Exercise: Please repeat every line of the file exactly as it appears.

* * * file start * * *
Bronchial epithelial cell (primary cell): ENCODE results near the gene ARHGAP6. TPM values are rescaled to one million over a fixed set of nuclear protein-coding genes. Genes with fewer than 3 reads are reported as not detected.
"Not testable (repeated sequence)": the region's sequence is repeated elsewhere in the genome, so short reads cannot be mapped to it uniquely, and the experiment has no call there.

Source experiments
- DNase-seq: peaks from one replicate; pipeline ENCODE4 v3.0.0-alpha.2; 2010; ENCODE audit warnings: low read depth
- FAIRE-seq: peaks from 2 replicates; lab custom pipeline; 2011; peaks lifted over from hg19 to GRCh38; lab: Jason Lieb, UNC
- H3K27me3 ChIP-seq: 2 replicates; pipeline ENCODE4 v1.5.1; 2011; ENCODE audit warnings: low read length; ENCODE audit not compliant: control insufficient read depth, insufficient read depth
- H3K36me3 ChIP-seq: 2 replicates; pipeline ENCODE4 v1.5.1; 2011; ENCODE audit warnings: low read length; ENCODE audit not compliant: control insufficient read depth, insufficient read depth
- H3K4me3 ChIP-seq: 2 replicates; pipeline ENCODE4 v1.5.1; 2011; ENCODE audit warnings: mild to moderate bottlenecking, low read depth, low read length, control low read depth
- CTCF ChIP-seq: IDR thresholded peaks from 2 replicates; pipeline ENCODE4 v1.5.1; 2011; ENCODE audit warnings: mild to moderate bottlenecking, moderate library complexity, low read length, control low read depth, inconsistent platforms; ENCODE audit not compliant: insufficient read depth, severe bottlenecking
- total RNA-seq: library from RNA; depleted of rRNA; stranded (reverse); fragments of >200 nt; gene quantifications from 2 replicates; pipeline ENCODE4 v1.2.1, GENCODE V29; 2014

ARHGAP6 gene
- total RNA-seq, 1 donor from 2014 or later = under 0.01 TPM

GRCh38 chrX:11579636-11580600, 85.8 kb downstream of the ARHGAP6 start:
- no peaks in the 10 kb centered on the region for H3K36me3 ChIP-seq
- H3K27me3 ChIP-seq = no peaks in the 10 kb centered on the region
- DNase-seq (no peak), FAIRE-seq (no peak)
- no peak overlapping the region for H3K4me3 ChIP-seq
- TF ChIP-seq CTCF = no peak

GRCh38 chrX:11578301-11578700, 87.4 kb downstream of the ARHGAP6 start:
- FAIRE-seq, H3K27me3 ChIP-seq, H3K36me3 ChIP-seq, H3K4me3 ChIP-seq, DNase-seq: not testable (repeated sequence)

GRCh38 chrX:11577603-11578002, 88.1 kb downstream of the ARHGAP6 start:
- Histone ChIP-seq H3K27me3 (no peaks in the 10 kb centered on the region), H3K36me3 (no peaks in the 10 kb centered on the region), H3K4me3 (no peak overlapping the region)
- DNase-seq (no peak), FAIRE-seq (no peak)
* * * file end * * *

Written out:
Bronchial epithelial cell (primary cell): ENCODE results near the gene ARHGAP6. TPM values are rescaled to one million over a fixed set of nuclear protein-coding genes. Genes with fewer than 3 reads are reported as not detected.
"Not testable (repeated sequence)": the region's sequence is repeated elsewhere in the genome, so short reads cannot be mapped to it uniquely, and the experiment has no call there.

Source experiments
- DNase-seq: peaks from one replicate; pipeline ENCODE4 v3.0.0-alpha.2; 2010; ENCODE audit warnings: low read depth
- FAIRE-seq: peaks from 2 replicates; lab custom pipeline; 2011; peaks lifted over from hg19 to GRCh38; lab: Jason Lieb, UNC
- H3K27me3 ChIP-seq: 2 replicates; pipeline ENCODE4 v1.5.1; 2011; ENCODE audit warnings: low read length; ENCODE audit not compliant: control insufficient read depth, insufficient read depth
- H3K36me3 ChIP-seq: 2 replicates; pipeline ENCODE4 v1.5.1; 2011; ENCODE audit warnings: low read length; ENCODE audit not compliant: control insufficient read depth, insufficient read depth
- H3K4me3 ChIP-seq: 2 replicates; pipeline ENCODE4 v1.5.1; 2011; ENCODE audit warnings: mild to moderate bottlenecking, low read depth, low read length, control low read depth
- CTCF ChIP-seq: IDR thresholded peaks from 2 replicates; pipeline ENCODE4 v1.5.1; 2011; ENCODE audit warnings: mild to moderate bottlenecking, moderate library complexity, low read length, control low read depth, inconsistent platforms; ENCODE audit not compliant: insufficient read depth, severe bottlenecking
- total RNA-seq: library from RNA; depleted of rRNA; stranded (reverse); fragments of >200 nt; gene quantifications from 2 replicates; pipeline ENCODE4 v1.2.1, GENCODE V29; 2014

ARHGAP6 gene
- total RNA-seq, 1 donor from 2014 or later = under 0.01 TPM

GRCh38 chrX:11579636-11580600, 85.8 kb downstream of the ARHGAP6 start:
- no peaks in the 10 kb centered on the region for H3K36me3 ChIP-seq
- H3K27me3 ChIP-seq = no peaks in the 10 kb centered on the region
- DNase-seq (no peak), FAIRE-seq (no peak)
- no peak overlapping the region for H3K4me3 ChIP-seq
- TF ChIP-seq CTCF = no peak

GRCh38 chrX:11578301-11578700, 87.4 kb downstream of the ARHGAP6 start:
- FAIRE-seq, H3K27me3 ChIP-seq, H3K36me3 ChIP-seq, H3K4me3 ChIP-seq, DNase-seq: not testable (repeated sequence)

GRCh38 chrX:11577603-11578002, 88.1 kb downstream of the ARHGAP6 start:
- Histone ChIP-seq H3K27me3 (no peaks in the 10 kb centered on the region), H3K36me3 (no peaks in the 10 kb centered on the region), H3K4me3 (no peak overlapping the region)
- DNase-seq (no peak), FAIRE-seq (no peak)